Oil prices fell for the fourth straight day

Recap: Oil prices fell for the fourth straight day, owing its weakness to increased output by some of the world’s largest producers and mounting concern over weaker global demand due to the U.S. – China trade dispute. Signs of slowing demand have already been seen, as China’s manufacturing sector in October expanded at its weakest pace in over two years.  Weakness in the market continues to foster longer dated contango market conditions down the curve, with spreads out to June19/July19 trading in contango market conditions. The Dec18/Dec19 spread has also slipped into a contango market for the first time since September of 2017. This is an indication that traders are growing less optimistic about forward demand. Spot prices fell to 5-month lows, with December WTI falling as much as 3.3% to a low $63.11 and January Brent falling equally as much to a low of $72.56. December WTI finished down $1.62, or 2.48%, to settle at $63.69 a barrel, while January Brent settled at $72.89 a barrel, down $2.15, or 2.87%.

Technical Analysis: Technical traders sprang into action after December WTI failed to gather momentum above the unchanged level. This spot contract is now poised to reach the lowest weekly settlement in WTI since June. The 200-day moving average, currently set at $65.40, is now a level of resistance, with additional resistance at $66.27, set by the ascending trend line that can be depicted on a daily bar chart for December futures. Support is set at $62.14 and $61.20.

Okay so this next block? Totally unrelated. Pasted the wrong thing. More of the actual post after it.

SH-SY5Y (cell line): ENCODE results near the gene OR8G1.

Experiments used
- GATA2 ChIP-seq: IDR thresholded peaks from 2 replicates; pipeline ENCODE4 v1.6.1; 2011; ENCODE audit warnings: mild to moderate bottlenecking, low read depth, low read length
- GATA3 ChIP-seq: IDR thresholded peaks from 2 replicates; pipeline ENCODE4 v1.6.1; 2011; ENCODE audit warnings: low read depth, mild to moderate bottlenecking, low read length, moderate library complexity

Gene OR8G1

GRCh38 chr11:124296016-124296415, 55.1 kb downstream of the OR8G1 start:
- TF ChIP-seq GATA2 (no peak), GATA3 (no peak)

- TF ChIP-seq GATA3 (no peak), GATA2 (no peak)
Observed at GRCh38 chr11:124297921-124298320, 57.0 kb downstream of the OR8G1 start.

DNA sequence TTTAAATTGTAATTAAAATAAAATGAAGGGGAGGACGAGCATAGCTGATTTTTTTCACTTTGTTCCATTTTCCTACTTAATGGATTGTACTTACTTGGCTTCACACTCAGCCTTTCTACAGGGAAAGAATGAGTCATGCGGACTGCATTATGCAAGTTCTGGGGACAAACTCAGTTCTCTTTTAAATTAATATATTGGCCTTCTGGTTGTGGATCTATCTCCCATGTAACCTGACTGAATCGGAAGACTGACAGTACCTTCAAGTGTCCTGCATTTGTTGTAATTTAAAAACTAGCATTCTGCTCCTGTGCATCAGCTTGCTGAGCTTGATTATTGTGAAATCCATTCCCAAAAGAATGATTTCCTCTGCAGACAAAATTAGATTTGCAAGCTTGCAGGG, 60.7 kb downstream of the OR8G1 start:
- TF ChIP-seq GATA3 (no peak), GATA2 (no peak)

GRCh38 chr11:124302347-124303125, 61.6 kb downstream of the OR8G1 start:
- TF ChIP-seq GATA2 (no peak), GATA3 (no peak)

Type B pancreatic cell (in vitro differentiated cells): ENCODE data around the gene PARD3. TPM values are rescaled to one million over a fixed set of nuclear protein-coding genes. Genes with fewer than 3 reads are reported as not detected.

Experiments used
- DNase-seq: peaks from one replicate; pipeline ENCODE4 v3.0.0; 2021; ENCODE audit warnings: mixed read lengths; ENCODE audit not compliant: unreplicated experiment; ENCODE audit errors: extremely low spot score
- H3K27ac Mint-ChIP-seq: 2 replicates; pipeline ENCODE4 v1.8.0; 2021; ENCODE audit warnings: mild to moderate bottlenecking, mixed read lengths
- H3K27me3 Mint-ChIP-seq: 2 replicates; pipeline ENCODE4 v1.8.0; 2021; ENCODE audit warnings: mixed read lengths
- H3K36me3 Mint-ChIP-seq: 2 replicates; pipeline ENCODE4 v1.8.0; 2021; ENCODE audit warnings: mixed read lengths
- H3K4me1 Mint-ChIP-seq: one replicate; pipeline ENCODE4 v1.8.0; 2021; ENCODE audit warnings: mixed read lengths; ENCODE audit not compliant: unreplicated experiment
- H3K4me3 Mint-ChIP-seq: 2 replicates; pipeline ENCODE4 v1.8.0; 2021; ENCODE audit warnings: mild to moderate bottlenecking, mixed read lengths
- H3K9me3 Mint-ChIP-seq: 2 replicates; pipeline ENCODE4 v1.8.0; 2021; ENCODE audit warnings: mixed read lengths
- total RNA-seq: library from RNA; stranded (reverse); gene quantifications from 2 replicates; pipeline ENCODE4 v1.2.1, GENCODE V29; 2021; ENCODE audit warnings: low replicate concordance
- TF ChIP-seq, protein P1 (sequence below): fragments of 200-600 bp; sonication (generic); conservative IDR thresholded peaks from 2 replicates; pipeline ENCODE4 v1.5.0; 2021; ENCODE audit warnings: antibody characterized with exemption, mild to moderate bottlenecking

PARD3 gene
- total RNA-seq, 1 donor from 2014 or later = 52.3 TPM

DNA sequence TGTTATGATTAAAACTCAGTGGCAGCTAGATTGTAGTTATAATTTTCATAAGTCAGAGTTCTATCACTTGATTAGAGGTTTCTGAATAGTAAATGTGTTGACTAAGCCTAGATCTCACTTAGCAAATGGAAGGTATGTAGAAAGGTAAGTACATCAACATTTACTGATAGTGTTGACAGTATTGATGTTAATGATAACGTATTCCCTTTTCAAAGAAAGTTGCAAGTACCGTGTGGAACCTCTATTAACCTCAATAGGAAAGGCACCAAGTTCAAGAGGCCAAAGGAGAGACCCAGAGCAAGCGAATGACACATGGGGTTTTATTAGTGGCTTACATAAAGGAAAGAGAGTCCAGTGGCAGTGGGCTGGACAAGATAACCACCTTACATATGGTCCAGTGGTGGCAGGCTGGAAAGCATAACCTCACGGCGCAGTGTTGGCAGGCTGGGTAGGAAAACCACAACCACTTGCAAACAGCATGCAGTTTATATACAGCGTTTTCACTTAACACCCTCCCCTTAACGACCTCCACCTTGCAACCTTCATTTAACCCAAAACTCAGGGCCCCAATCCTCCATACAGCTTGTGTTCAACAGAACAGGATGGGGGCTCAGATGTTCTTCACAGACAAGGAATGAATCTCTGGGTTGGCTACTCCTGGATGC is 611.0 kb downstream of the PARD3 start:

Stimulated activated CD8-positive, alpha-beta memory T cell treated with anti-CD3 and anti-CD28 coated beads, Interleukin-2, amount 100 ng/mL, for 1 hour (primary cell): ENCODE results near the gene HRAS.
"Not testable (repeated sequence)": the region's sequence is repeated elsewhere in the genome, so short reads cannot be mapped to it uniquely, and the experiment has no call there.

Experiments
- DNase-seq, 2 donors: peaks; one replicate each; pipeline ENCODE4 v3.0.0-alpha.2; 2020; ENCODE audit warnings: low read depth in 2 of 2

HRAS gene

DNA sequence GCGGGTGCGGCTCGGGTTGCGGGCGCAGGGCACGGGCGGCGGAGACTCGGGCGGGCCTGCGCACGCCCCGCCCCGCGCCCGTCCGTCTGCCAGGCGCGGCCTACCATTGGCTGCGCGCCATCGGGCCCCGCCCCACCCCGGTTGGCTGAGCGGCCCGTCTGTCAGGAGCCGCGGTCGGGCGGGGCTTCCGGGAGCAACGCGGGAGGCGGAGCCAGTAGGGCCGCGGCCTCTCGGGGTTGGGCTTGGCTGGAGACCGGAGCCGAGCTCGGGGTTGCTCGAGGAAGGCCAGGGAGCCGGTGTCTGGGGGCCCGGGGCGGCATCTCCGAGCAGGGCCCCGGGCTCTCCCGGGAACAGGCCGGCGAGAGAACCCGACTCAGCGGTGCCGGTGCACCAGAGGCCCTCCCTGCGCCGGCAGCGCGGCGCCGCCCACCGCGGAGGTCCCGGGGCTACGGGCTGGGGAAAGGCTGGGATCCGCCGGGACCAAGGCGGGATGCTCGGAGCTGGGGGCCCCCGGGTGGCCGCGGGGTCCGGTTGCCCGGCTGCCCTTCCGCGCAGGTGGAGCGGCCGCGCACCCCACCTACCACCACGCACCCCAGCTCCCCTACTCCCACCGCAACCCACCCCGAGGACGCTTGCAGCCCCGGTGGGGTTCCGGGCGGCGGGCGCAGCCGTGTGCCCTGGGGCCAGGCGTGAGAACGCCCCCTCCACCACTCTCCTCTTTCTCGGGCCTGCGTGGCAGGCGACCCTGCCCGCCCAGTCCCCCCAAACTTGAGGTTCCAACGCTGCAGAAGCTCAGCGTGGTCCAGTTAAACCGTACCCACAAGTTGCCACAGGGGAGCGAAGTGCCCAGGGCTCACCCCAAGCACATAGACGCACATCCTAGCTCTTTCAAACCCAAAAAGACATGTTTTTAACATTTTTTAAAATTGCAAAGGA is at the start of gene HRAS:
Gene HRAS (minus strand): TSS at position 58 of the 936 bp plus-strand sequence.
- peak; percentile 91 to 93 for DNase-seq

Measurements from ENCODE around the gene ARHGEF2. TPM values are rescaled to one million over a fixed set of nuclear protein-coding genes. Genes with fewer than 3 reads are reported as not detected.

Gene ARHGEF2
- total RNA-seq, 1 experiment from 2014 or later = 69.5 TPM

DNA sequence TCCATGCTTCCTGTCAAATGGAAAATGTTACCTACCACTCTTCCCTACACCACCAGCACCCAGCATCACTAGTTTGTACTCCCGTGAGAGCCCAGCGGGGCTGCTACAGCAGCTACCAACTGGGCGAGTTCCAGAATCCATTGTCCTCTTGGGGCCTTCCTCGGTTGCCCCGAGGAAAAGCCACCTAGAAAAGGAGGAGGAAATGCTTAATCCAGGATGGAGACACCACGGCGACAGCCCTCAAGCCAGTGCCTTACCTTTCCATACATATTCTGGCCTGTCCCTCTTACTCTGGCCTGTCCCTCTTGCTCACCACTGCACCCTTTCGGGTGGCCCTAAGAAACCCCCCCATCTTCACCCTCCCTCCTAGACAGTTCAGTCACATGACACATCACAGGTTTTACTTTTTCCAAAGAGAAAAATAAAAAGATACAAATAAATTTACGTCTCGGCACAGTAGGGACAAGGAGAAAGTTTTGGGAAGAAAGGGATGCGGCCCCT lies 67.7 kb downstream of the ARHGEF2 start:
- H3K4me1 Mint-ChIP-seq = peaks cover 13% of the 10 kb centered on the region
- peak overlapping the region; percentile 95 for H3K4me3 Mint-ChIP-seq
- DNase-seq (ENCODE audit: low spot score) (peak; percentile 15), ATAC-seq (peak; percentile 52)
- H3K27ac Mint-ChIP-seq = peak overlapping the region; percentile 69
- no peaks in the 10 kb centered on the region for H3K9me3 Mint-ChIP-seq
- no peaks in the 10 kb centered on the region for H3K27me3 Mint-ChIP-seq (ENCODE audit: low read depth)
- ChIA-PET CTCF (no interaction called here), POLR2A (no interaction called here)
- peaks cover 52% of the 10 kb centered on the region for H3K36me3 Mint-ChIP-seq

Fundamental News: Genscape reported that as of October 30th, crude oil stocks at Cushing, OK stood at 35,452,022 barrels, up 1.288 million barrels from October 26th and up over 1.9 million barrels from October 23rd.

Bloomberg reported that both India and South Korea agreed with the U.S. on the outline of deals that would allow them to keep importing some Iranian oil, according to Asian officials with knowledge of the matter. No final decision has been made and an announcement is not expected before November 5th.

RBC Capital Markets in a research note to clients said it expects U.S sanctions will probably reduce Iranian exports by 1.3-1.7 million b/d by the 1Q2019. They also noted they expect the U.S. to be “very stringent in issuing significant reduction exemptions.”

Goldman Sachs said that they remained committed to their “year-end Brent price forecast of $80.00 per barrel.”  While they noted they have slightly revised downward their demand growth forecast it remains above consensus expectations. They noted the market has misread emerging market demand, by underestimating destocking currently underway in these countries. They also noted that Chinese demand continues to surprise to the upside despite the appearance of an economic slowdown.

S&P Global Platts said it estimates U.S. exports of gasoline in October reached their highest level on a monthly basis since at least 2010. The analysis pointed to the poor refinery runs in Mexico as being a primary driver in this surge in exports with some traders estimating over half of these exports are going to Mexico.

PEMEX reported this week its refinery utilization at its six Mexican refineries fell to a record low in the third week of October to just 25.7%, down from a poor 29.2% operable capacity a week before. Back in April PEMEX refineries were averaging 52.6%.

Early Market Call – as of 9:10 AM EDT

WTI – Dec $63.13 down 56 cents

RBOB – Dec $1.7068 down 97 points

HO – Dec $2.1809 down 1.99 cents

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